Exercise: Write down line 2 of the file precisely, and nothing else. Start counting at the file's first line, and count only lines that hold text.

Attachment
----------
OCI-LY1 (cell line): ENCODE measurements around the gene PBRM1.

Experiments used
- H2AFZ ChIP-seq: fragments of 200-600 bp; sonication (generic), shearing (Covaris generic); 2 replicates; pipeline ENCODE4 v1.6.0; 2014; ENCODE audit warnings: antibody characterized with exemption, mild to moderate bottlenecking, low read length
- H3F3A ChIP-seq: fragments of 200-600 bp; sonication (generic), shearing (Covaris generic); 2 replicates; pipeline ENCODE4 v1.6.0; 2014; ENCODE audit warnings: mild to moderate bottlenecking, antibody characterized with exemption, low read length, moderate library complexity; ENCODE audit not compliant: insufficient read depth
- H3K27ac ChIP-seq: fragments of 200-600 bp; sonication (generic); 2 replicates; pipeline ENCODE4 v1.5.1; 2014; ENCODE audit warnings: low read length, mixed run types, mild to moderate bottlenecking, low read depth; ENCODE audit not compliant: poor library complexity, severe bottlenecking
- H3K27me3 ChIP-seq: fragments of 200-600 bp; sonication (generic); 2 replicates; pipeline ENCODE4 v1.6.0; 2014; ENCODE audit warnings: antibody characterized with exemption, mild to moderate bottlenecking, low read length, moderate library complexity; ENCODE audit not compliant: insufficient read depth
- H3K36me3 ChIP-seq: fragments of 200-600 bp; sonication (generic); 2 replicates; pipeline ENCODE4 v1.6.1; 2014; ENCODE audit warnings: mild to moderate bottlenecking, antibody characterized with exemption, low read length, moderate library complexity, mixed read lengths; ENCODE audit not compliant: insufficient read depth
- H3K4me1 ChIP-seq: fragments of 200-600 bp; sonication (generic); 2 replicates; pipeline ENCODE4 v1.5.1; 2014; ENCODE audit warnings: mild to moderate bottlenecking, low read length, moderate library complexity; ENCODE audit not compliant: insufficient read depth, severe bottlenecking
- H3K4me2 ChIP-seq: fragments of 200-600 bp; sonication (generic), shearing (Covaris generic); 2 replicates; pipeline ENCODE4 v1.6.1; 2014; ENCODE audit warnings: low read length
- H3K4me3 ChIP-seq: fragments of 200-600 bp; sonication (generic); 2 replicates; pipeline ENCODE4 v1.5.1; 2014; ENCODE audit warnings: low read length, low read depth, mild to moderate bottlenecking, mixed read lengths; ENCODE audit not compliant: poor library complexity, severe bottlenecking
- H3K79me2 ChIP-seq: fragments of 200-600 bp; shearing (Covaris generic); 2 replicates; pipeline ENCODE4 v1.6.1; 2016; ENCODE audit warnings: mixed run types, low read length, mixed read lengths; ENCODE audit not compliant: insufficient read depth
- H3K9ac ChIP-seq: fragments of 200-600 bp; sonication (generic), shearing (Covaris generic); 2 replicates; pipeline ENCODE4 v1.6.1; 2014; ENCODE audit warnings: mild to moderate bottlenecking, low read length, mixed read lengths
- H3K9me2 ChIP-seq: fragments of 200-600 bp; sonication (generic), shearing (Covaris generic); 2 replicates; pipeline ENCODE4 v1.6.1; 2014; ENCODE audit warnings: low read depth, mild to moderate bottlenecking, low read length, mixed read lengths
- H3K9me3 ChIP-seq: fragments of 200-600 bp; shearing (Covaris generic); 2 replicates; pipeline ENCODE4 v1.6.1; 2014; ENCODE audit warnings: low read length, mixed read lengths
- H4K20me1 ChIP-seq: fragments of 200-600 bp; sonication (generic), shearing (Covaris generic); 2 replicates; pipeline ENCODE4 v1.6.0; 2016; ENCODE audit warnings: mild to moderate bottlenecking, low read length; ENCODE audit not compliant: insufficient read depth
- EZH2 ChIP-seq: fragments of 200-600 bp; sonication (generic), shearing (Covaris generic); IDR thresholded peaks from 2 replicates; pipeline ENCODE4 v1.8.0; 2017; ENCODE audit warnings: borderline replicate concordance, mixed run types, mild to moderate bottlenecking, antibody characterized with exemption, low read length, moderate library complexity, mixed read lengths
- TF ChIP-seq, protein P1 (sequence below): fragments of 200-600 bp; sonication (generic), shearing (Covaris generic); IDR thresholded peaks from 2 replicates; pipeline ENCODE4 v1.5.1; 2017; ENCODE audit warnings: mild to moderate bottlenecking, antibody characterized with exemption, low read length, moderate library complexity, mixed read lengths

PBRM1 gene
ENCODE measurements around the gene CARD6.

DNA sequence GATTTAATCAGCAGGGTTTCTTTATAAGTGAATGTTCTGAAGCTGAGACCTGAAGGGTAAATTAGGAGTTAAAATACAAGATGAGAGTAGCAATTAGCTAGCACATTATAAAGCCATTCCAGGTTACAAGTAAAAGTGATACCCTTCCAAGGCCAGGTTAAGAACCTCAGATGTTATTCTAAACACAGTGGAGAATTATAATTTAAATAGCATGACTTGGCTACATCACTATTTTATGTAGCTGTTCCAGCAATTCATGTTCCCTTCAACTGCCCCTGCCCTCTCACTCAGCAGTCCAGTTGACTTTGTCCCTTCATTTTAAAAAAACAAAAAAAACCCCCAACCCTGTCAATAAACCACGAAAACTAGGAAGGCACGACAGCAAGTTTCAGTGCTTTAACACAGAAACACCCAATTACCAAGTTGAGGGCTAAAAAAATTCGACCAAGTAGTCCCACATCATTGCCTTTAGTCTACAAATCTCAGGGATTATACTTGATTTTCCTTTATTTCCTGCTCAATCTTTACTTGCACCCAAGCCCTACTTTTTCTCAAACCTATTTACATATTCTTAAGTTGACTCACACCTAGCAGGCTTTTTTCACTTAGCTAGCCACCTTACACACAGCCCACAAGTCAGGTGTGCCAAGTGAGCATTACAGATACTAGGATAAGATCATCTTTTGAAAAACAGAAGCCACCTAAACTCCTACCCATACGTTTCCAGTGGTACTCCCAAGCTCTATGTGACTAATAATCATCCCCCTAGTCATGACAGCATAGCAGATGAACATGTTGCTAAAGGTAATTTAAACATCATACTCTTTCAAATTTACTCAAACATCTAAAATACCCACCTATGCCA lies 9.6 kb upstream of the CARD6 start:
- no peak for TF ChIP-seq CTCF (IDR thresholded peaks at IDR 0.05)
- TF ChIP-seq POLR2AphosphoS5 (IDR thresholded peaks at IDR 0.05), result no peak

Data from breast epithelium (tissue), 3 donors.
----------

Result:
Experiments used